Last-Minute Petitions Thrust Florida Towards Medical Marijuana Ballot Initiative
TAMPA, FL — Despite opposition from State officials and a pending Supreme Court decision, the push for medical marijuana in Florida has garnered enough support to force a vote in November, according to reports. “We have collected close to 900,000 signatures and by Monday or Tuesday of next week, we should be close to 1 million,” said Ben Pollara, campaign director for People United for Medical Marijuana said last week. “We are going to make it.”
“We are going to make it.” – Ben Pollara
It should be noted that the campaign needs just 683,149 verified signatures before February 1 for the initiative to be placed on the November 2014 ballot. However, Pollara explains that the organization hopes to collect a minimum of 1,050,000 signatures. This is because the current rejection rate is 28-29 percent, according to Stephen Holmgren of the Tampa Bay Times. “Many signers turn out not to be registered voters. Some sign more than one petition. Some signatures don’t match ones on voting rolls. Sometimes, elections workers cannot decipher the name or address,” Mr. Holmgren reported.
John Morgan Bankrolls Push For Medical Cannabis In Florida
It has been reported previously that John Morgan, an Orlando attorney, has bankrolled most of the campaign, offering to pay $1 per signature gathered. However, a mid-December report showed that People United for Medical Marijuana were well-short of the required number of signatures. In turn, the attorney increased the wage by 400% for the final month of signature gathering. People from throughout the country were compensated $4 for each signature collected outside of courthouses, restaurants, stores, post offices, and more.
In addition to the extra motivation for signature-gatherers, People United for Medical Marijuana reduced the amount of time it takes to verify a signature once secured. The organization had previously relied on the post office or courier delivery services, but decided to rent vans and deliver petitions directly to county elections offices. All things considered, the campaign has likely spent between $2.5 and $3 million thus far, according to Mr. Pollara.
Florida Elections Officials Work Quickly To Verify Petition Signatures
People United for Medical Marijuana’s campaign got under way in August and received notable support in short order. With that said, the movement has gained significant momentum as of late. In fact, the amount of petitions received by some offices since Christmas has already surpassed the total from the past four months combined.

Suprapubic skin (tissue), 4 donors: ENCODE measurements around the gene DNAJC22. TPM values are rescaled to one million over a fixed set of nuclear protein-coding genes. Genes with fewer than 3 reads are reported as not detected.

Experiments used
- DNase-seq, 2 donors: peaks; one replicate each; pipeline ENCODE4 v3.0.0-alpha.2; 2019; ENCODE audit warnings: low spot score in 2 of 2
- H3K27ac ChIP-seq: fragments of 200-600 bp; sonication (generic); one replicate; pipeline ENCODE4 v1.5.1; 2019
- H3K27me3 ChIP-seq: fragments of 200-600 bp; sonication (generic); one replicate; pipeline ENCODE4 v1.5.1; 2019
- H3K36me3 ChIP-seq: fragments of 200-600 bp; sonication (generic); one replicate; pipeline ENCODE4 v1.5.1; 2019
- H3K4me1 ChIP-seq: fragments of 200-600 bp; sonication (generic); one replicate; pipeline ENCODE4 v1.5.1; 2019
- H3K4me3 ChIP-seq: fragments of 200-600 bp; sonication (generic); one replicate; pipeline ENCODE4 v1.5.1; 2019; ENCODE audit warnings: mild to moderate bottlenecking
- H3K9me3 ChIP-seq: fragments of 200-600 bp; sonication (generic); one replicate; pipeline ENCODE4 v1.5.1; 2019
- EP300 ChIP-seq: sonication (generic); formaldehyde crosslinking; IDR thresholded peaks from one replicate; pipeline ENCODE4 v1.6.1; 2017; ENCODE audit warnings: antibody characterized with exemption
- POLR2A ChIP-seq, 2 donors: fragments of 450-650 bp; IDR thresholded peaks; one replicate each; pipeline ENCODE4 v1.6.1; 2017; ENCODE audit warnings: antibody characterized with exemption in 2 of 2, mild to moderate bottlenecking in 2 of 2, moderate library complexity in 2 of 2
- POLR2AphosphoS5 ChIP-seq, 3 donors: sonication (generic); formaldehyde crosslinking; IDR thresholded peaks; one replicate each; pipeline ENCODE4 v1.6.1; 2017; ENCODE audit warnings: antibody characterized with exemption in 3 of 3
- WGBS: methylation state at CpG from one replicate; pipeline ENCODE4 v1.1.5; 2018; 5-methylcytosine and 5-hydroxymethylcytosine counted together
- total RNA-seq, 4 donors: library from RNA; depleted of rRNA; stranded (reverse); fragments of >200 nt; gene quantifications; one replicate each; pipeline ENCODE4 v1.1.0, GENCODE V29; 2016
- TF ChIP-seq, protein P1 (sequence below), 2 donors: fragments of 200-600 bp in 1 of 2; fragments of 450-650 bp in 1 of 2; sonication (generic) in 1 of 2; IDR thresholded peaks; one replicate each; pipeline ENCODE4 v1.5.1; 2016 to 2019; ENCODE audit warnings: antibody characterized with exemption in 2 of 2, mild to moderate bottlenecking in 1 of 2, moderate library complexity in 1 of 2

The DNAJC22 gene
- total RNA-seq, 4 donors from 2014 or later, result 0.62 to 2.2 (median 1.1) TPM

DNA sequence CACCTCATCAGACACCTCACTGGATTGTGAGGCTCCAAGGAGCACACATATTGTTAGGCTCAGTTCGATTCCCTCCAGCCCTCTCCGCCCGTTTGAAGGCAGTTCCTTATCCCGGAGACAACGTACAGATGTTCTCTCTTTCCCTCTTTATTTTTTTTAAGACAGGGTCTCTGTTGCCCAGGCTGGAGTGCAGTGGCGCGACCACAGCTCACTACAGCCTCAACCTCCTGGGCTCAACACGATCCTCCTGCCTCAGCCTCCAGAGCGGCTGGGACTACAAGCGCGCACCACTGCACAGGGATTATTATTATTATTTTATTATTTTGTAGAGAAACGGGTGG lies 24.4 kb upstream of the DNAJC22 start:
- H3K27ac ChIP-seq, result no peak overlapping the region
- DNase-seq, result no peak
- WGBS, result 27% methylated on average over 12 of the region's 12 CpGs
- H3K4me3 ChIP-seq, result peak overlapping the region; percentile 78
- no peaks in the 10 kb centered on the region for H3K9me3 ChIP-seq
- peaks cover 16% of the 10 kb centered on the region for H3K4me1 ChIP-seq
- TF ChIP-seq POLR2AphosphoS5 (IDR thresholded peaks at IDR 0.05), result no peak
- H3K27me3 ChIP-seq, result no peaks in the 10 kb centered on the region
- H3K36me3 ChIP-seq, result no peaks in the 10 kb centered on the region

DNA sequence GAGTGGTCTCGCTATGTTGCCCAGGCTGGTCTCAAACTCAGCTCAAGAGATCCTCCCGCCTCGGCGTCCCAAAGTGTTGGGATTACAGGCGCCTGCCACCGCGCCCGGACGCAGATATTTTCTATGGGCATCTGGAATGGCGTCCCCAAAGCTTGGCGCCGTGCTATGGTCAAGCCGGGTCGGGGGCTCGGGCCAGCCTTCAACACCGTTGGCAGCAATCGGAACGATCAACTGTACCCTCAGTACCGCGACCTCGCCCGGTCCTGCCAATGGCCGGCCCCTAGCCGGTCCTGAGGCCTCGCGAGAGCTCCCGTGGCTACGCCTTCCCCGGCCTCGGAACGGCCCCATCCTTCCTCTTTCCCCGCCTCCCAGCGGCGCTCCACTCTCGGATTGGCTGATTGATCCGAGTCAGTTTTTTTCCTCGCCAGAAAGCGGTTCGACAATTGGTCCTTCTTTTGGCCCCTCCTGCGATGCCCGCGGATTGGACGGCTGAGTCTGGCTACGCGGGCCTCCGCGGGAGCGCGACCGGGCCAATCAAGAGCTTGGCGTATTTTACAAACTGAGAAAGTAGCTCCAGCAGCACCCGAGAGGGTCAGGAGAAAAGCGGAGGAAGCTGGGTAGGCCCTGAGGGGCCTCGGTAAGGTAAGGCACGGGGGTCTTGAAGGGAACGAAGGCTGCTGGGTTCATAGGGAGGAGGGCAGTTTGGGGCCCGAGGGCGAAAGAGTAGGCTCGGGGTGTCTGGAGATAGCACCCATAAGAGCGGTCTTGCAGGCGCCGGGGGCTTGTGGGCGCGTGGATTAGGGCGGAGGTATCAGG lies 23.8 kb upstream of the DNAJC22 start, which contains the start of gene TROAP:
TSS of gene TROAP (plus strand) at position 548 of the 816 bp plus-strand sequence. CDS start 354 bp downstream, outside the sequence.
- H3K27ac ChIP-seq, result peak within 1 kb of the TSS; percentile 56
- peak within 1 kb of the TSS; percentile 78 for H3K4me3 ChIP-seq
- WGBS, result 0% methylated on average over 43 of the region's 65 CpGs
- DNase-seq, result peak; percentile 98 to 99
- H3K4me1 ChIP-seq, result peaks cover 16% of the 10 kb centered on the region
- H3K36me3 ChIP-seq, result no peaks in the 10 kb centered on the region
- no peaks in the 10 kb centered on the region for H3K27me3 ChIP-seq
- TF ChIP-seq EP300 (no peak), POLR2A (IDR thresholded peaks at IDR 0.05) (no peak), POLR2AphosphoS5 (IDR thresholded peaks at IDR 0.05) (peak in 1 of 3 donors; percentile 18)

“It is our legislative responsibility to take care of these.” – Craig Latimer
Hillsborough County, for instance, had received about 30,000 petitions through Dec. 22. In the time since, 40,000 petitions have reached their respective desks. Similarly, the number of petitions received by Pinellas County increased by 38,864 last week alone.
In Pasco County, elections officials report having processed as many as 12,000 signatures prior to last Monday, when People United for Medical Marijuana delivered 8,537 new petitions. According Tami Bentley, senior deputy for voter services, 7,420 more petitions would be dropped off just three days later, sparking the office to bring on temporary help. With the increased submission rate, elections offices are scurrying to count as many petitions as possible over the next few weeks. As explained by Craig Latimer, Hillsborough supervisor of elections, “it is our legislative responsibility to take care of these.” He goes on to say that any petitions submitted in “the next two weeks ought to get counted.”
Accordingly, Mr. Pollara says that the People United for Medical Marijuana plans to continue gathering signatures for another week. They will then evaluate if more work will be needed. In the meantime, he explains that elections officials “have been really great about this.” “Most are saying that anything we get in by the second week in January will be counted. And even after that, they are saying they will give it their best shot if need be,” Mr. Pollara reports.
If approved by voters, the People United for Medical Marijuana ballot measure will allow access to medical marijuana through state-regulated dispensaries. However, Florida Attorney General Pam Bondi has argued that the ballot language is confusing and would make it too easy to obtain a doctor’s recommendation. Accordingly, a pending decision from the State Supreme Court could cause the measure to be thrown out altogether.